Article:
The basic premise of the theory of constraints is that the more inventory a system has trapped inside, the less throughput it can achieve, and the more cost of operation will be. The name of the game is to drive the inventory down to improve the throughput, while keeping the cost of operation as low as possible.

How does it work in real life?

Since this theory grew out of the work of Taiichi Ohno the thought father behind the widely praised Toyota Production System, it would be fitting to explain this from the perspective of a car manufacturing process.

Lets say you have a car manufacturing plant. It has three work centres that produce spare parts, a heat treatment facility, and an assembly line. All linked like so:

Wheels — — — — — — — — — → Assembly → finished car
Bodies — → Heat treatment — — — ^
Engines — — — — ^

Wheels go into assembly directly, but Bodies and Engines need heat treatment, which is a slow process that is done in large batches and can only process one type of parts at a time. And, obviously, one needs all the three parts to assemble a car.

Now imagine the problem where say the Engines facility outproduces the Bodies facility and starts clogging up the heat treatment machinery which will prevent Bodies to go through as quickly as they should. Naturally, the assembly line will start having too many Wheels, normal or excessive amount of Engines, and not enough of Bodies. Although all the facilities in this system work at their full capacity, the throughput of the overall system is less than ideal, because the assembly line has not enough of Bodies to assemble the finished cars.

The critical insight that the theory of constraints makes is that the problem will manifest in ever growing inventory of the spare parts within the system. Wheels will pail up in front of the assembly, and Bodies will pail up in front of the Heat treatment facility. To improve the throughput of the system, one needs to focus on improving the constraints of the system, in this case the heat treatment facility capacity and/or efficiency, and maybe the volume of production of Wheels and Engines.

As the result, driving down the inventory of parts that stuck in the system will produce a more efficient plant with better throughput and reduce cost of operation by limiting of overproduction of excessive parts. Also it will free more resources as spare parts cost money in raw materials, and if they’re stuck in the system, the money are stuck in the system as well.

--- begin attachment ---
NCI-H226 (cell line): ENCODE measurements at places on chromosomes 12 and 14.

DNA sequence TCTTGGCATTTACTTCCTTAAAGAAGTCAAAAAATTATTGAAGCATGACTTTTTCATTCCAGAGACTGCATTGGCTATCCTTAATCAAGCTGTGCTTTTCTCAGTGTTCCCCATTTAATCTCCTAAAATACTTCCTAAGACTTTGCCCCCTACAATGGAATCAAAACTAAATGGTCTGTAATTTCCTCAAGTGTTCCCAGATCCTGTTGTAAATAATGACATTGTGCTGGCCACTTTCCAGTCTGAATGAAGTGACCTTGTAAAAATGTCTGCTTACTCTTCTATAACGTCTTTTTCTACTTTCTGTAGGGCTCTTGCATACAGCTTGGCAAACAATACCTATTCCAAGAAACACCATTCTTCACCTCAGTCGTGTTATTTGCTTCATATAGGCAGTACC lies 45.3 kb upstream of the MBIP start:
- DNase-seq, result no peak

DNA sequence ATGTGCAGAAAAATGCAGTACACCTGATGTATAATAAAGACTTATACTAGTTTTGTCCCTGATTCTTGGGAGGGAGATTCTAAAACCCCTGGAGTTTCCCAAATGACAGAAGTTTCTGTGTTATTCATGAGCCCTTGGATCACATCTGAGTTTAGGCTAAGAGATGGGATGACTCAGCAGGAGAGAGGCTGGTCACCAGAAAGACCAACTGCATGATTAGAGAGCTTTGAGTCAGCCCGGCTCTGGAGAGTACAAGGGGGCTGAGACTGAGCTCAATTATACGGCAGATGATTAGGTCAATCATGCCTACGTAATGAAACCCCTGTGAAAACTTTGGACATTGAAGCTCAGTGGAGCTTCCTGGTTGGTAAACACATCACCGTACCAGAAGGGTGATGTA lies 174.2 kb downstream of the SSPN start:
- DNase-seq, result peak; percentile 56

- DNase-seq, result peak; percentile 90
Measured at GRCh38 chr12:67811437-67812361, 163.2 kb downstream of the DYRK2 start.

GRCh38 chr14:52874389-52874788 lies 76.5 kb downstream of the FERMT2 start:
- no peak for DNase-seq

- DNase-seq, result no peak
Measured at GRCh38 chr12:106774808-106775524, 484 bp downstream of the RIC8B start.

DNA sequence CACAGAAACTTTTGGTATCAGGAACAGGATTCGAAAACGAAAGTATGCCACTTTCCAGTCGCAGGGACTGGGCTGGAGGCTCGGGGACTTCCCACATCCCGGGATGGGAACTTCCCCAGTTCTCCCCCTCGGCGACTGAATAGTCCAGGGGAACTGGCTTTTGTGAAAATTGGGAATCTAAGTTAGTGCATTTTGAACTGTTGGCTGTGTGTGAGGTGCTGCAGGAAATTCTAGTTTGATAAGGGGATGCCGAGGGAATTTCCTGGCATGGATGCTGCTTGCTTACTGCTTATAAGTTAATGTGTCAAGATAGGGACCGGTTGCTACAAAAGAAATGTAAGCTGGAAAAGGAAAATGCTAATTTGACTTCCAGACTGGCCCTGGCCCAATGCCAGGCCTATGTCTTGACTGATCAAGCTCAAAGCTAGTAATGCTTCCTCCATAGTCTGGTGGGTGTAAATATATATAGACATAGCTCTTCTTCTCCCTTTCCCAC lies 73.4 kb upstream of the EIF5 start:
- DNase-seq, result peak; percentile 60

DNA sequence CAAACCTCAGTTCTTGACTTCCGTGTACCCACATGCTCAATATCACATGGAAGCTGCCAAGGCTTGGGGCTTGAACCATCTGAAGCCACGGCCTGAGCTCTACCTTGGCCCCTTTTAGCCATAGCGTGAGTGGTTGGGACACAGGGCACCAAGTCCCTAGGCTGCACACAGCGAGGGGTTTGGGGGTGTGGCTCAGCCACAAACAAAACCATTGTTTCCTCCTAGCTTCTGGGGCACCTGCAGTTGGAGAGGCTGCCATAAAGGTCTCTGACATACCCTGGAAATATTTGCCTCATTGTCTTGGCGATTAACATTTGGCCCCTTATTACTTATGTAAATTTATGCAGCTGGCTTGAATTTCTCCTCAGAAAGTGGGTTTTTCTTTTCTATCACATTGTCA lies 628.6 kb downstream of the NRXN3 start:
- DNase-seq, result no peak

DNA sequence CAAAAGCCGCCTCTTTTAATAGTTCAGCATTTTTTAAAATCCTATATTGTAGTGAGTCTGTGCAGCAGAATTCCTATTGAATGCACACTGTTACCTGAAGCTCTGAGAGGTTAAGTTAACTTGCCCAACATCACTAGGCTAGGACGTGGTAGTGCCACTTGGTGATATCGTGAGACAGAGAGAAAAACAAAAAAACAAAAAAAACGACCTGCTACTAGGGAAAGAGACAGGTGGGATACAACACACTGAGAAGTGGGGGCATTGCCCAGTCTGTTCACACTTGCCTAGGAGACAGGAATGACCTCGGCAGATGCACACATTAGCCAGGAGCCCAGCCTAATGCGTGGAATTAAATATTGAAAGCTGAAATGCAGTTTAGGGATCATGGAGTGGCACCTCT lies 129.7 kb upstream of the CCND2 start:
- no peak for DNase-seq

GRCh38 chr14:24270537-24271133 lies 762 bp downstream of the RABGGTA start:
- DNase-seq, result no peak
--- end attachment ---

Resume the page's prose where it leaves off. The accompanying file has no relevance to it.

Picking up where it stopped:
What about software organisations though?

It is time for us to return to the world of software development. And here is the problem, we don’t buy raw materials, we also could argue that we rarely even move spare parts between different departments those days, we have killed silos and waterfalls in 1999. Moreover software engineering is a creative endeavour, right? It can take god knows how long. We can’t just apply those ideas directly from manufacturing!

Or can we? I would argue that a modern software organisation that is built after contemporary LEAN practices, is basically a straight up supply chain that looks somewhat like this:

design -> project management -> engineering -> QA -> marketing -> sales

Okay, it is often a bit more complicated than this, not everything goes through design or QA for example. Yet, if you squint hard enough, you can see that “something” travels through an organisation from the ideation to features the end user receives. And so, we can translate the theory of constraints terminology to the world of software organisations as following:

Throughput — how quickly features were shipped to the end users
Inventory — how many features are stuck in back-log, design or development
Cost of operation — salaries + cost of infrastructure

By the “features” here, I obviously mean everything that travels through the system in order for the end user to receive what they’re paying for. Those include: documentation, user features, design and usability improvements, bug fixes, technical debt, infrastructure management, etc.

And now you can apply the same principles to a software organisation as you would to a car manufacturing plant. Your goal to manage the company well will be the same, to reduce the inventory in order to improve the throughput.

The symptoms of a failing software organisation

Lets apply some of the structures from the previous chapter to identify classical problems in a software organisation.

For example, lets look at the good old technical debt. In accordance with the theory of constraints technical debt goes onto company’s inventory; it is a thing to do for the engineers. In this aspect you don’t even need to really understand where it occurs or why, the sheer fact of its existence bloats up your inventory and hence reduces your throughput. There are no two ways around it, if you want your organisation to move fast, you need to shave technical debt off.

A similar story happens with bugs. If a significant part of your inventory consists of bugs, a significant portion of your resources will be consumed by those, and your throughput in shipped features will be way less than it could be. If you want your organisation to perform well and ship fast, don’t do bugs, write tests religiously and automate everything.